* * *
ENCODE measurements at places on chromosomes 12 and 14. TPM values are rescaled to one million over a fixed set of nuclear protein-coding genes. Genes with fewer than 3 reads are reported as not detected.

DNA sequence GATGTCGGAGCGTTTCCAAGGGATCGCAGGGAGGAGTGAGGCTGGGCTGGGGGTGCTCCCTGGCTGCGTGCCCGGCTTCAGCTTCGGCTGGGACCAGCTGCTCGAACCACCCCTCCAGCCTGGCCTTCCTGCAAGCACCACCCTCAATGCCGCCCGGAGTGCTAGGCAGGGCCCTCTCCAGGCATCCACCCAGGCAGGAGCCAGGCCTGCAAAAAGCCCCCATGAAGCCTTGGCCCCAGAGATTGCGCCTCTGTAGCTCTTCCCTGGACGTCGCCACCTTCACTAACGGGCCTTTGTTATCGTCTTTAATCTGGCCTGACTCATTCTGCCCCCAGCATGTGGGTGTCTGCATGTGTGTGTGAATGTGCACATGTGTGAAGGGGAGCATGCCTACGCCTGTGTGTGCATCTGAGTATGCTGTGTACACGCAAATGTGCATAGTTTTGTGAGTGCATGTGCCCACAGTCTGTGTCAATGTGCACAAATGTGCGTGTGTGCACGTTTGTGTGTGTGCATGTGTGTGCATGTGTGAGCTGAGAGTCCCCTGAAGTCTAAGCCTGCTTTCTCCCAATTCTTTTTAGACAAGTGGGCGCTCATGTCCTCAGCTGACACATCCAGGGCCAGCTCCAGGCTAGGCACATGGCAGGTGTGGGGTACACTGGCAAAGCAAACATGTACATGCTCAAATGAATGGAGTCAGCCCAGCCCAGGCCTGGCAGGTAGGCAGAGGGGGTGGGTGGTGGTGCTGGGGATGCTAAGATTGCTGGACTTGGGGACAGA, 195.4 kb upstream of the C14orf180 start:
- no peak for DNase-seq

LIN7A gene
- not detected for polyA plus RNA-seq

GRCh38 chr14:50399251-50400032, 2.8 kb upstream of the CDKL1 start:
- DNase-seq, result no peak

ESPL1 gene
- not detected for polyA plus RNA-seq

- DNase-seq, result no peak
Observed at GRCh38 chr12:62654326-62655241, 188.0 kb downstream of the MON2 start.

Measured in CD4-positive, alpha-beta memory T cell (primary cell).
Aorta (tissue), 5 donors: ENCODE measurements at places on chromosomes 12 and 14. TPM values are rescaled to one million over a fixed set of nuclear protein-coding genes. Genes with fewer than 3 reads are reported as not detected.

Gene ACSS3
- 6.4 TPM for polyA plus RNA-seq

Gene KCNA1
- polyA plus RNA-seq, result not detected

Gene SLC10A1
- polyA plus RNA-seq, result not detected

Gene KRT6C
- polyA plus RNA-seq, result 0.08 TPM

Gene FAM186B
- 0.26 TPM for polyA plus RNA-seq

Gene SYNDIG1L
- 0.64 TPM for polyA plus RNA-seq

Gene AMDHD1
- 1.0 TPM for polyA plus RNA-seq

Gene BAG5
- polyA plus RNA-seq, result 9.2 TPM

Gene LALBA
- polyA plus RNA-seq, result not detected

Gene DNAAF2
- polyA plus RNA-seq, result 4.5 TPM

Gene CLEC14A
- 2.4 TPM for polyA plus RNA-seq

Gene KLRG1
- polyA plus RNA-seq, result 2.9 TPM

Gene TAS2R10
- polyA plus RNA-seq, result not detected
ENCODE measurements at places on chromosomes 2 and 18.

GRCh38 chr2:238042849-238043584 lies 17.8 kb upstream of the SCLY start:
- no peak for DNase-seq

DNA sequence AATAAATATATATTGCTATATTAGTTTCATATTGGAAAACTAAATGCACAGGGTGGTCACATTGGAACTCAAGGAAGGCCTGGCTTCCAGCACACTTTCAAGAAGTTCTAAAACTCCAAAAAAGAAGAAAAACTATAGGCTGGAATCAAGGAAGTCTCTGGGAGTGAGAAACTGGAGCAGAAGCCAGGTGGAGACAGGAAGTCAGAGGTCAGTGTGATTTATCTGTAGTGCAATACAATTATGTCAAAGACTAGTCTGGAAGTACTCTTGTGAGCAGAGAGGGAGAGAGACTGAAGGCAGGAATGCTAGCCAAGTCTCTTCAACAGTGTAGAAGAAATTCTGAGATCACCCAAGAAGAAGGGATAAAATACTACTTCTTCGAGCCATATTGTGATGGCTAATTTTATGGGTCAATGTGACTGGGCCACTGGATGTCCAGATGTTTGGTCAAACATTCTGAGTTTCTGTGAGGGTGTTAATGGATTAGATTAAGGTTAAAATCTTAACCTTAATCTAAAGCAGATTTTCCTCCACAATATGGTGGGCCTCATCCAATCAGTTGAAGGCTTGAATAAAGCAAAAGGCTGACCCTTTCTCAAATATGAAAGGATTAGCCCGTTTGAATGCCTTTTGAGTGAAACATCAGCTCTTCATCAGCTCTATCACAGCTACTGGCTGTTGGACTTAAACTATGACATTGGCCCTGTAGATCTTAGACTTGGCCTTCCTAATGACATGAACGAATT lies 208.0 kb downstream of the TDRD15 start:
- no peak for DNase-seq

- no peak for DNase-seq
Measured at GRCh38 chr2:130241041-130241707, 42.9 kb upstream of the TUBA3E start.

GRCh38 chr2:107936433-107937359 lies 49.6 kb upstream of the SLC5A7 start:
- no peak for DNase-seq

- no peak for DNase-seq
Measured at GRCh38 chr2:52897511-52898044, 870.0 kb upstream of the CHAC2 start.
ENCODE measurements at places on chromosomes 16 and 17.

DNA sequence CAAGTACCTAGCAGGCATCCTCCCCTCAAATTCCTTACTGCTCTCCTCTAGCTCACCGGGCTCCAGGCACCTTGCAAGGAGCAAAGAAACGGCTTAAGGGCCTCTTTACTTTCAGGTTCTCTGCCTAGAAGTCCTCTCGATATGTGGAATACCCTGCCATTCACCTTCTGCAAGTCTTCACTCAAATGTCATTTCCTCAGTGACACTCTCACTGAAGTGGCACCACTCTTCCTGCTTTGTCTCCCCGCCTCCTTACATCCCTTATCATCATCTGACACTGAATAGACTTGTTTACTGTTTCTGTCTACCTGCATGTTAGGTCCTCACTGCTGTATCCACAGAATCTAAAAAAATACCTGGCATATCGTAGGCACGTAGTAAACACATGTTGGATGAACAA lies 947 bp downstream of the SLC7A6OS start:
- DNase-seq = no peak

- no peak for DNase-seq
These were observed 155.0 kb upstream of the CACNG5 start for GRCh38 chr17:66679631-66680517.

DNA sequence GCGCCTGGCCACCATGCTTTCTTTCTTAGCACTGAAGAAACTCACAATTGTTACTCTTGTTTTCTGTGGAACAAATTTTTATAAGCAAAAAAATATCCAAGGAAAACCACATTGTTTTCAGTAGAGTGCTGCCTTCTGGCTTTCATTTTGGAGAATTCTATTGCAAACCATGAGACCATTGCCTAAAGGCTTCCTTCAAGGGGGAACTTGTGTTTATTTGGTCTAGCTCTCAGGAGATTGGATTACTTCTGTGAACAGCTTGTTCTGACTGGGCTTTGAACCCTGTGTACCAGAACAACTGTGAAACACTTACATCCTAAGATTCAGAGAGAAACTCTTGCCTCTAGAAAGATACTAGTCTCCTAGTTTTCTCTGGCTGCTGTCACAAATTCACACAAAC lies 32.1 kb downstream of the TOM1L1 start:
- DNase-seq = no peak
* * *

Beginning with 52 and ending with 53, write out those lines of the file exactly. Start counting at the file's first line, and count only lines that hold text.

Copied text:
DNA sequence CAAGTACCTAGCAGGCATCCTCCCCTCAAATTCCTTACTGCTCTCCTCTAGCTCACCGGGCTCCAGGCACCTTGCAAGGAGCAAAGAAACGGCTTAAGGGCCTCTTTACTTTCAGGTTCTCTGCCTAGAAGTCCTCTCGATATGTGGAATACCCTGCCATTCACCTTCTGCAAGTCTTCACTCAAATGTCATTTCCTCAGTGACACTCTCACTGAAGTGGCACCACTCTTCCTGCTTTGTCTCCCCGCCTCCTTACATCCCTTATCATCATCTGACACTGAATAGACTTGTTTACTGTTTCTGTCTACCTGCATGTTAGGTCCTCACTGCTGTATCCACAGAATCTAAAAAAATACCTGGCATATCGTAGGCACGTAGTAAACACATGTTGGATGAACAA lies 947 bp downstream of the SLC7A6OS start:
- DNase-seq = no peak